In addition to normal lectures and lab/project work, the M.Sci. biochemistry course here at Cambridge also includes weekly seminars, which focus either on a set of landmark papers or on a particular methodology. The general idea of these seminars is probably “to encourage students to think, to learn, and to think about learning, so that they ultimately develop the skill—and courage—to train themselves” (Raman (2015)). Raman argues in the eLife article that understanding past research in its historical context, whose results and implications are now taken for granted, is a key step to being able to come up with interesting questions and the appropriate experimental approaches to tackle these. Maybe in a few years we’ll know whether reading and discussing these landmark papers actually had this desired effect.
Two weeks ago the seminar was entitled “Greatwall and the control of mitosis” and was held by this charming fellow:
He is none other than (Professor Sir) Tim Hunt, who won a Nobel prize for Physiology/Medicine in 2001 together with Paul Nurse and Lee Hartwell for their “discoveries of key regulators of the cell cycle”. I would wager that the foundation experiments leading to this prize are taught in all biology undergraduate courses and so the seminar was not actually about these, but rather on the follow-up experiments conducted by Tim Hunt and his lab. In particular, the seminar was about the intricacies of cell cycle regulation by proteins called phosphatases. Phosphatases are enzymes that remove phosphate groups from other proteins and thus catalyse the opposite reaction of protein kinases, which add phosphates to proteins, usually at the amino acids serine, threonine or tyrosine. Some of what we discussed was summarised by Mochida & Hunt (2012), but the exciting and interesting parts of the seminar actually consisted of listening to Tim Hunt explain which experiments he agreed with and why, and perhaps more entertainingly, which experiments he does not believe and why.
Then a week later the seminar was hosted by John Walker:
(Professor Sir) John Walker – surprise, surprise – also won a Nobel prize (Chemistry, 1997), together with Paul Boyer for “their elucidation of the enzymatic mechanism underlying the synthesis of adenosine triphosphate (ATP)”. [Incidentally, John Walker seems quite proud of being a knight of the British Empire: I caught a glimpse of the inside of the case for his glasses, “Sir John Walker + telephone number”.]
In this seminar we also briefly recapped the basics of ATP production by mitochondria, but again this is something we covered in first and second year. However, we then discussed the landmark paper (Abrahams et al. (1994)) describing the structural features of the enzyme ATP synthase that catalyses the production of ATP from ADP and phosphate. Incidentally, that paper was dedicated to Max Perutz for his 80th birthday, since he was involved in discussing this research at the MRC Laboratory of Molecular Biology. Subsequently, we moved on to more current topics relating to ATP synthase, such as its possible involvement in the formation of the mitochondrial permeability transition pore (Giorgio et al. (2013)).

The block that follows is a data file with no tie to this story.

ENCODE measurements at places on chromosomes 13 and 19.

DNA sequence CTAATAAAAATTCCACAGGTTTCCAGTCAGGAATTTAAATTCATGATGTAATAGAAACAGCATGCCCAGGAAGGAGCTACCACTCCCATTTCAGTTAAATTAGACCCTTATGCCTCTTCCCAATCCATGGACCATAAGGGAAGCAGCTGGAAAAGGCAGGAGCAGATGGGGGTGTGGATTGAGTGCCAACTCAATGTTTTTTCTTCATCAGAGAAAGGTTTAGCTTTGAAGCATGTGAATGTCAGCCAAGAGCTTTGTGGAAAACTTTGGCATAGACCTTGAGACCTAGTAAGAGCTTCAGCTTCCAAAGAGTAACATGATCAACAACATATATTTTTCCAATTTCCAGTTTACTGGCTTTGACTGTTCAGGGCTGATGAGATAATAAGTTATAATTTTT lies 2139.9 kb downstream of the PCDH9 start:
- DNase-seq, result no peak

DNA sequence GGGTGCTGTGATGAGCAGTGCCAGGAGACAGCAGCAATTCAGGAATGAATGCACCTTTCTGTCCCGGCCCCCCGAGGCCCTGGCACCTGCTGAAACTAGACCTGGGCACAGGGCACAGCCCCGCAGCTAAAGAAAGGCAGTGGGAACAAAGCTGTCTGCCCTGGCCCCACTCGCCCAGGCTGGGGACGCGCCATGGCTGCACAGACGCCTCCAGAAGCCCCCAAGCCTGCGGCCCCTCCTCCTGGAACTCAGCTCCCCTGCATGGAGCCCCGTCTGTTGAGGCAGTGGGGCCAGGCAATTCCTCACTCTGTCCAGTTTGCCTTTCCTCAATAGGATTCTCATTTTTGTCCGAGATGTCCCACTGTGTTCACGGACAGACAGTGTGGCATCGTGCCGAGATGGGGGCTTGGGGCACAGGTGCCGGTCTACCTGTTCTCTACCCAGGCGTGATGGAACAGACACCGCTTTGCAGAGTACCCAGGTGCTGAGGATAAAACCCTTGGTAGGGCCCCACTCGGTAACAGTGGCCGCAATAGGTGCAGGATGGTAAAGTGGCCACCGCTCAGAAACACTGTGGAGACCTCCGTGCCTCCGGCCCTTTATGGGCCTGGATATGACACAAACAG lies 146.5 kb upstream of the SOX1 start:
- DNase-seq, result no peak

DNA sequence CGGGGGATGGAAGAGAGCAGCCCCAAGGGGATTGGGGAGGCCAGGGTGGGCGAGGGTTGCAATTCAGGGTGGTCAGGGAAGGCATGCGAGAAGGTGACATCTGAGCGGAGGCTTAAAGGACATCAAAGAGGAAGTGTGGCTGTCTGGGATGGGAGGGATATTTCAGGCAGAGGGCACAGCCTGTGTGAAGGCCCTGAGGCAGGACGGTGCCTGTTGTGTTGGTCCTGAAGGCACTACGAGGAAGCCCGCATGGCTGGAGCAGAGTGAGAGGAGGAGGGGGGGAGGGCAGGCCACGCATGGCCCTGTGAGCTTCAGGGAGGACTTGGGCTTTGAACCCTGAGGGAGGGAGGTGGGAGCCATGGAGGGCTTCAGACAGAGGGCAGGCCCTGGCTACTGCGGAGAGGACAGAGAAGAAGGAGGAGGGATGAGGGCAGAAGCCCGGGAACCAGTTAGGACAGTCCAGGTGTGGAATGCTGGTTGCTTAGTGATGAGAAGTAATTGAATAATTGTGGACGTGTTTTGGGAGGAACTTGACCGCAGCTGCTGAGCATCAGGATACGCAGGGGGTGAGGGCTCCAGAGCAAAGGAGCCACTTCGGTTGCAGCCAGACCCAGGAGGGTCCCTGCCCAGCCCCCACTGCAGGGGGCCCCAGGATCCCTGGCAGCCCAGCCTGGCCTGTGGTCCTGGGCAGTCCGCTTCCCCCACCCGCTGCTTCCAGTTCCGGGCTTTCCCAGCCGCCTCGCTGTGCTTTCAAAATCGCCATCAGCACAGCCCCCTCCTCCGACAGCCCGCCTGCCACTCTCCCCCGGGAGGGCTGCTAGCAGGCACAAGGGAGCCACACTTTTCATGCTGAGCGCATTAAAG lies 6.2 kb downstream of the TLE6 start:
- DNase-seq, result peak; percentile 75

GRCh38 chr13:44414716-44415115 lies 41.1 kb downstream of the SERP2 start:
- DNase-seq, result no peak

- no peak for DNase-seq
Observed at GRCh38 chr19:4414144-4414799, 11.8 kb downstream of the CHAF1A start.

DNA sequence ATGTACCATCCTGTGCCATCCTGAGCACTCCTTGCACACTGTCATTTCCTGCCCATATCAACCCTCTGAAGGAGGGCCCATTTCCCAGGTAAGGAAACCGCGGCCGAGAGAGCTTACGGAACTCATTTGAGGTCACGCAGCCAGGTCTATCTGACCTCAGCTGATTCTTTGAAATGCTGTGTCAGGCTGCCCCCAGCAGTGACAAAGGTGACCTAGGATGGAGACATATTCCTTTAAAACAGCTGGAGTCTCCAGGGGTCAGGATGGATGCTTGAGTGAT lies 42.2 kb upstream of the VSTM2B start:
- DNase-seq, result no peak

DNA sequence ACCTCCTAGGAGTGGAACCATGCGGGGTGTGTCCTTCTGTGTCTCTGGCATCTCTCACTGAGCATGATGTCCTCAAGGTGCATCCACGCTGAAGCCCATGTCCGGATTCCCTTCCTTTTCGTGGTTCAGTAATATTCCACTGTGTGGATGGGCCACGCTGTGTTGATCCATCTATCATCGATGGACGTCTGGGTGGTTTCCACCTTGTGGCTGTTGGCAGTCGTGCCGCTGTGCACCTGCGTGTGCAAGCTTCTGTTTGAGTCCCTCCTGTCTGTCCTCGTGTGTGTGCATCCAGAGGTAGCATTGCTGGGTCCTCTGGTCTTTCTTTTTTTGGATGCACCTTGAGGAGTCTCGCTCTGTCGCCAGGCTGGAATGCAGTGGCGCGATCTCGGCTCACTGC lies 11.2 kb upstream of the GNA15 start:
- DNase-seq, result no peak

Interestingly, although Hunt and Walker are of course entirely different people, there were two striking similarities between them: firstly, both of them are still active researchers who clearly are still excited by science and their experiments. Secondly, both are embracing new techniques and technologies, which were not available when they started out as scientists. For example, Walker and his group use molecular dynamics simulations (quantum mechanics and computation) as well as cryo-electron microscopy to study ATP synthase. Hunt also uses computational modelling to gain more insights into the complex networks regulating progression through the cell cycle, and Paul Nurse, who used to be a “simple” geneticist, has now essentially become a systems biologist. Hard work, joy at doing science and being receptive to new technologies all seem to be hallmarks of good researchers – best to bear this in mind.
Abrahams JP, Leslie AGW, Lutter R, Walker JE (1994) Structure at 2.8-angstrom resolution of F1-ATPase from bovine heart mitochondria. Nature 370: 621-628
Giorgio V, von Stockum S, Antoniel M, Fabbro A, Fogolari F, Forte M, Glick GD, Petronilli V, Zoratti M, Szabo I, Lippe G, Bernardi P (2013) Dimers of mitochondrial ATP synthase form the permeability transition pore. Proceedings of the National Academy of Sciences of the United States of America 110: 5887-5892
Mochida S, Hunt T (2012) Protein phosphatases and their regulation in the control of mitosis. Embo Reports 13: 197-203
Raman IM (2015) Teaching for the future, Vol. 4.; eLife 2015;4:e05846